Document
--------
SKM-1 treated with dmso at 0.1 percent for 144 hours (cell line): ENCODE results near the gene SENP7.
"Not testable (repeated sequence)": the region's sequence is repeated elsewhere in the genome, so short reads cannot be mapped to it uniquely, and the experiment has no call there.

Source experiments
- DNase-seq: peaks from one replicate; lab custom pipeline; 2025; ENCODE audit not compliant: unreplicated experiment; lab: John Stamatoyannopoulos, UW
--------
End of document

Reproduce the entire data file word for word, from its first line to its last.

SKM-1 treated with dmso at 0.1 percent for 144 hours (cell line): ENCODE results near the gene SENP7.
"Not testable (repeated sequence)": the region's sequence is repeated elsewhere in the genome, so short reads cannot be mapped to it uniquely, and the experiment has no call there.

Source experiments
- DNase-seq: peaks from one replicate; lab custom pipeline; 2025; ENCODE audit not compliant: unreplicated experiment; lab: John Stamatoyannopoulos, UW